Down over 50%, Should Investors Buy Meta Platforms During the Nasdaq Bear Market?

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The technology sector has been under close surveillance recently, as many high-growth companies continue to be pressured by hawkish interest rate hikes in response to exceptionally high inflation. The digital advertising market appears particularly vulnerable as consumers and businesses look to reduce spending in the midst of a stagnant economy.

That trend certainly doesn’t serve well for Meta Platforms (META 0.99%), a business that generates almost all of its income via ads at the moment. Mark Zuckerberg’s company has witnessed its stock price sink over 50% year to date as the social media firm tries to effectively manage both a tapering ad market and an unprofitable virtual reality (VR) business segment.

That said, should smart investors cash in on Meta Platforms while it’s trading at all-time lows? Let’s dive in to find out.

Image source: Getty Images.

Where does Meta’s business stand today?

Meta Platforms’ second-quarter earnings report it delivered on July 27 didn’t sit all that well with investors. For the first time ever, its total revenue declined year over year, falling 0.9% to finish at $28.8 billion. Its diluted earnings per share also dropped 31.9% to $2.46. And its operating profit margin crashed 1,353 basis points to 29%, versus 42.5% in the same quarter a year ago.

This patchy top-line growth stemmed largely from a softening digital advertising environment, and the huge hit to its operating margin can be explained by aggressive investments into its highly unprofitable Reality Labs segment.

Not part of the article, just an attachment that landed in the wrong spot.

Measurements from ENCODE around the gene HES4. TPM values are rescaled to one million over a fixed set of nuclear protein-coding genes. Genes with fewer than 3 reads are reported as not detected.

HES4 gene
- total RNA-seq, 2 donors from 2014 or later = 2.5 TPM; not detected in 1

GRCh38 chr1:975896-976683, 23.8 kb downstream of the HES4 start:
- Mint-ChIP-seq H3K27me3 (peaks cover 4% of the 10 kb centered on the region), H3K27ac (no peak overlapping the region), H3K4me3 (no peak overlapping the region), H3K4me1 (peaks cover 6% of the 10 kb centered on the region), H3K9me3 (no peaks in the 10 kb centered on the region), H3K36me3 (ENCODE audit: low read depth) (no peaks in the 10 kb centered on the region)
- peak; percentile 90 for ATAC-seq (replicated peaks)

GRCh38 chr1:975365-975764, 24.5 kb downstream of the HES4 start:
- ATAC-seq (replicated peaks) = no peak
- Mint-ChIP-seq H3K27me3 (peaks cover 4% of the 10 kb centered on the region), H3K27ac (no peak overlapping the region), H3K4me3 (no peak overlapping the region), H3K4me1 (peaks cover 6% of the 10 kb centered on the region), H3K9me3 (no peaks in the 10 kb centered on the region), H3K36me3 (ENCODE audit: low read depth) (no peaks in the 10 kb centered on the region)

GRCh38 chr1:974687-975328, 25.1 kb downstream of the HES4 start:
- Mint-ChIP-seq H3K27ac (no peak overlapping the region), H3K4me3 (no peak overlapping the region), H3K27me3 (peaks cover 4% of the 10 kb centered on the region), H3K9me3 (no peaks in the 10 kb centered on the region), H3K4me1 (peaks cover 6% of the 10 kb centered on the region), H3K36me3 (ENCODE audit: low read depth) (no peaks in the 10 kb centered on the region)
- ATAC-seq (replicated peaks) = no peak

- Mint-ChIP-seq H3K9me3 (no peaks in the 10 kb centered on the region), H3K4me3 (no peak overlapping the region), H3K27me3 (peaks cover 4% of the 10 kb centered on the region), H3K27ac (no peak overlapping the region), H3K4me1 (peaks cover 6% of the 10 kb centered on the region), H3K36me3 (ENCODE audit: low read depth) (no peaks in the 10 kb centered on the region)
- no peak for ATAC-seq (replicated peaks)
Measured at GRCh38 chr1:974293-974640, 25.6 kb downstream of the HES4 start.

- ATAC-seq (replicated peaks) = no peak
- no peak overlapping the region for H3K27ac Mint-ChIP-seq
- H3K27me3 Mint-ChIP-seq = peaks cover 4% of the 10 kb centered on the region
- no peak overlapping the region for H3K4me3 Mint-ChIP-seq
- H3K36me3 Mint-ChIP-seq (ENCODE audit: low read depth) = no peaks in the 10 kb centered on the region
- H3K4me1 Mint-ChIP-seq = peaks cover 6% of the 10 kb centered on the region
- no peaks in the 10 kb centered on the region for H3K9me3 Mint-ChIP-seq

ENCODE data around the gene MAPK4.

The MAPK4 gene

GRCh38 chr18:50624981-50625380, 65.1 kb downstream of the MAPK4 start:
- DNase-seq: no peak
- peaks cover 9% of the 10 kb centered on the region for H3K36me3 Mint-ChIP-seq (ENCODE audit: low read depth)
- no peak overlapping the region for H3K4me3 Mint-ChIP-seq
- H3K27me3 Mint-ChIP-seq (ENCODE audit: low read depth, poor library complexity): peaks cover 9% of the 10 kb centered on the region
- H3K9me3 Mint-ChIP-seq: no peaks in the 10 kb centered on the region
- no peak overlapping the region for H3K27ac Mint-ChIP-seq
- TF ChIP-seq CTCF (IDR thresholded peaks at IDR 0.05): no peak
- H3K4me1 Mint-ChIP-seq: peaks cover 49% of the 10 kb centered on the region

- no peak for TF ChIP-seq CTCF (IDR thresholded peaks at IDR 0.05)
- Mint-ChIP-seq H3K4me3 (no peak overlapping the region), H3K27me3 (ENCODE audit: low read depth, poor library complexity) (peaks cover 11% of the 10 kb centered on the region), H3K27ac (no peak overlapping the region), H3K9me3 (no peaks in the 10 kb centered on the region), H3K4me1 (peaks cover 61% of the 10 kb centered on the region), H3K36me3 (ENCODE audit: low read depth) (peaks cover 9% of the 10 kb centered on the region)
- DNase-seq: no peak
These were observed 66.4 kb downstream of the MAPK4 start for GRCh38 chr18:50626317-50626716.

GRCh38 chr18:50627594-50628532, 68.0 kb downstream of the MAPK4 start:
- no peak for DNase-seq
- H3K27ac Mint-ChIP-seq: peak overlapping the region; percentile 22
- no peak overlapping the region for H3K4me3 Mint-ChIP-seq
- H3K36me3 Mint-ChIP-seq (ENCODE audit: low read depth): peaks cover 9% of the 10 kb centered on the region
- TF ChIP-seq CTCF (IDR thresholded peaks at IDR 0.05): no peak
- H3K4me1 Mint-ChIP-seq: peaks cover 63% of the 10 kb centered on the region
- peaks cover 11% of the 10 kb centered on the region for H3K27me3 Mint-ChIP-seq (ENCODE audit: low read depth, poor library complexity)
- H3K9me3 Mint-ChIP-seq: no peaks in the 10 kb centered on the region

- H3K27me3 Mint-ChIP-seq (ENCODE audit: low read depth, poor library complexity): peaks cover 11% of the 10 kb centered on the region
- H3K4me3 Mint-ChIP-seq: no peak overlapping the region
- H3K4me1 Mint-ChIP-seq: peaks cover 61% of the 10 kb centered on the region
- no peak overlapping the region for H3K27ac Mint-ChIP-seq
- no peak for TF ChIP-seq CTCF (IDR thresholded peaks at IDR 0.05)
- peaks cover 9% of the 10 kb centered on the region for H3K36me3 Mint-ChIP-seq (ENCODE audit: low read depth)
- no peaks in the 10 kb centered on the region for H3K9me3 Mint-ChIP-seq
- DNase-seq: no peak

Reality Labs, which focuses on virtual reality (VR) and augmented reality (AR) hardware and software such as its Oculus Quest 2, is the metaverse side of the business. In Q2, the company spent $8.7 billion on research and development, indicating a 42.6% rise year over year, while its Reality Labs segment generated an operating loss of $2.8 billion, an uptick from its $2.4 billion loss a year ago.

Yes, the company is putting a lot of chips on the future of the metaverse, and at the moment, its investments are exerting significant pressure on its margins. That said, Meta has $40.4 billion in cash and cash equivalents and marketable securities, and it has generated $35.1 billion in free cash flow (FCF) in the past year. So, even if you’re not thrilled about the company’s metaverse transformation, you’re still getting an extensively profitable business with an elite balance sheet and robust cash-flow generation.

But I’d think twice about brushing off the metaverse — according to Precedence Research, the metaverse market is forecast to expand at a compound annual growth rate (CAGR) of 51% through 2030, up to a monstrous $1.6 trillion. And provided that the stock carries a price-to-earnings multiple of only 12.0 today, well below its five-year mean of 27.9 and the S&P 500‘s average of 16, Meta Platforms looks like an absolute steal at this time.

Is it time to double down on the social media giant?

Today, Meta Platforms strikes me as the textbook definition of a company dealing with short-term headwinds. But over the long run, I expect the social media king to get back on the horse and continue its growth story. Not only will the company likely have a key role in the metaverse revolution, but it also has a widely profitable advertising business to bank on. This is vastly different than many other fast-growing metaverse stocks that are not yet profitable or cash-flow positive.

Sure, current macro conditions could weigh down the company for now, but Meta has all the resources on hand to bounce back in the years to follow. So the answer is yes — smart investors should consider buying this stock today.

Randi Zuckerberg, a former director of market development and spokeswoman for Facebook and sister to Meta Platforms CEO Mark Zuckerberg, is a member of The Motley Fool’s board of directors. Luke Meindl has no position in any of the stocks mentioned. The Motley Fool has positions in and recommends Meta Platforms, Inc. The Motley Fool has a disclosure policy.